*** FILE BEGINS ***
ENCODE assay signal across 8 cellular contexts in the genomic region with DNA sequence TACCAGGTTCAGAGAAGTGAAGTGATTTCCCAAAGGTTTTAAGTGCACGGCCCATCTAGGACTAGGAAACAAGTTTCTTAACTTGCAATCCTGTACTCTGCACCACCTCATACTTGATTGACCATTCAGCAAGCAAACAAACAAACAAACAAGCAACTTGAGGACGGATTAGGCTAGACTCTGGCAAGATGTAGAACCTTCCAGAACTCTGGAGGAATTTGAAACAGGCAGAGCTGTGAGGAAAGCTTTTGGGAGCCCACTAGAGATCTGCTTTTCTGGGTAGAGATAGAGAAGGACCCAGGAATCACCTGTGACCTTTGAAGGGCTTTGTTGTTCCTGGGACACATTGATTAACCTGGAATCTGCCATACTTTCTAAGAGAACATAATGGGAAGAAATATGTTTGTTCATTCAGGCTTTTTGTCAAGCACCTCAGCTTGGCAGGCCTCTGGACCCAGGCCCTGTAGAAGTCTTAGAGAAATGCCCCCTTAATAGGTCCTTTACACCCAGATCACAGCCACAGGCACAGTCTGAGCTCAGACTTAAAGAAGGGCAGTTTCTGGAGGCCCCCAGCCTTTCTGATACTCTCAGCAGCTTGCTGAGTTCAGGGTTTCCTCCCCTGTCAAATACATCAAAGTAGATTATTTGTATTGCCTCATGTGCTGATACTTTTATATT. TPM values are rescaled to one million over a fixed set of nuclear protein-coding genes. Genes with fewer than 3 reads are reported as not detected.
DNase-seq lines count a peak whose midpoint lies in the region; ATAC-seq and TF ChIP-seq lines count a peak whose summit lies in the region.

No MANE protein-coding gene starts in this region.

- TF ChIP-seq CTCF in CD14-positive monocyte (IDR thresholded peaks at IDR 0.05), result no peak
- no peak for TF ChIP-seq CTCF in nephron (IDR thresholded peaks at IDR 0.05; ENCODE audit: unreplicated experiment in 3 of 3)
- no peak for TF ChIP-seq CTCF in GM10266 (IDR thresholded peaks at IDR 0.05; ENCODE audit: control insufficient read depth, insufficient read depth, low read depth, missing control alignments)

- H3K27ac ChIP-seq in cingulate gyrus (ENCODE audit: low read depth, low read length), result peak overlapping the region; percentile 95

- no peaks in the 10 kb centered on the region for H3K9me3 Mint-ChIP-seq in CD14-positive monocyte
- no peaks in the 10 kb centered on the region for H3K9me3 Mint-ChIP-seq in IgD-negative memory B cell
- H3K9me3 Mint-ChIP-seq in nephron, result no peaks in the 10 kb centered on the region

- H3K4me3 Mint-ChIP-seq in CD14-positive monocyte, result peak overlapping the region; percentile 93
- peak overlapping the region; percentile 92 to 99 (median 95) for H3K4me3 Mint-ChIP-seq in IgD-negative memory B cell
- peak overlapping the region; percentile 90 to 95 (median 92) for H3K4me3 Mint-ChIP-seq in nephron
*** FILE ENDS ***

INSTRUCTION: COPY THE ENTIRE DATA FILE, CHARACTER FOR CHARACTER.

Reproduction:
ENCODE assay signal across 8 cellular contexts in the genomic region with DNA sequence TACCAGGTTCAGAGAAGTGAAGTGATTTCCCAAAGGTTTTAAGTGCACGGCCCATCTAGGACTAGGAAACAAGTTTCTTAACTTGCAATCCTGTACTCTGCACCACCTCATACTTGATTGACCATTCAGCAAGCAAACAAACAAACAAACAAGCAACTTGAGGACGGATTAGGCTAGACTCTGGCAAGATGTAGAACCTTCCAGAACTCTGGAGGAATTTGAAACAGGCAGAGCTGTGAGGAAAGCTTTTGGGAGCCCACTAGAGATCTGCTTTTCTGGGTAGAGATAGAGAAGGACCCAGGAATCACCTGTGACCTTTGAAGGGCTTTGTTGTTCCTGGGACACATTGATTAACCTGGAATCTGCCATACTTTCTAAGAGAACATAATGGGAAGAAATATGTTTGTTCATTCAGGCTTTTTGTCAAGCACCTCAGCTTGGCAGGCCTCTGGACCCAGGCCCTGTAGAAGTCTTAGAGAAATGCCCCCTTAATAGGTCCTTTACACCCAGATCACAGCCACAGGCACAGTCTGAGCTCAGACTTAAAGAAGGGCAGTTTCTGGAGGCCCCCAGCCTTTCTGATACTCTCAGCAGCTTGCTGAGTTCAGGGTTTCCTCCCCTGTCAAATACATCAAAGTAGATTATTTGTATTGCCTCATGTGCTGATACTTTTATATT. TPM values are rescaled to one million over a fixed set of nuclear protein-coding genes. Genes with fewer than 3 reads are reported as not detected.
DNase-seq lines count a peak whose midpoint lies in the region; ATAC-seq and TF ChIP-seq lines count a peak whose summit lies in the region.

No MANE protein-coding gene starts in this region.

- TF ChIP-seq CTCF in CD14-positive monocyte (IDR thresholded peaks at IDR 0.05), result no peak
- no peak for TF ChIP-seq CTCF in nephron (IDR thresholded peaks at IDR 0.05; ENCODE audit: unreplicated experiment in 3 of 3)
- no peak for TF ChIP-seq CTCF in GM10266 (IDR thresholded peaks at IDR 0.05; ENCODE audit: control insufficient read depth, insufficient read depth, low read depth, missing control alignments)

- H3K27ac ChIP-seq in cingulate gyrus (ENCODE audit: low read depth, low read length), result peak overlapping the region; percentile 95

- no peaks in the 10 kb centered on the region for H3K9me3 Mint-ChIP-seq in CD14-positive monocyte
- no peaks in the 10 kb centered on the region for H3K9me3 Mint-ChIP-seq in IgD-negative memory B cell
- H3K9me3 Mint-ChIP-seq in nephron, result no peaks in the 10 kb centered on the region

- H3K4me3 Mint-ChIP-seq in CD14-positive monocyte, result peak overlapping the region; percentile 93
- peak overlapping the region; percentile 92 to 99 (median 95) for H3K4me3 Mint-ChIP-seq in IgD-negative memory B cell
- peak overlapping the region; percentile 90 to 95 (median 92) for H3K4me3 Mint-ChIP-seq in nephron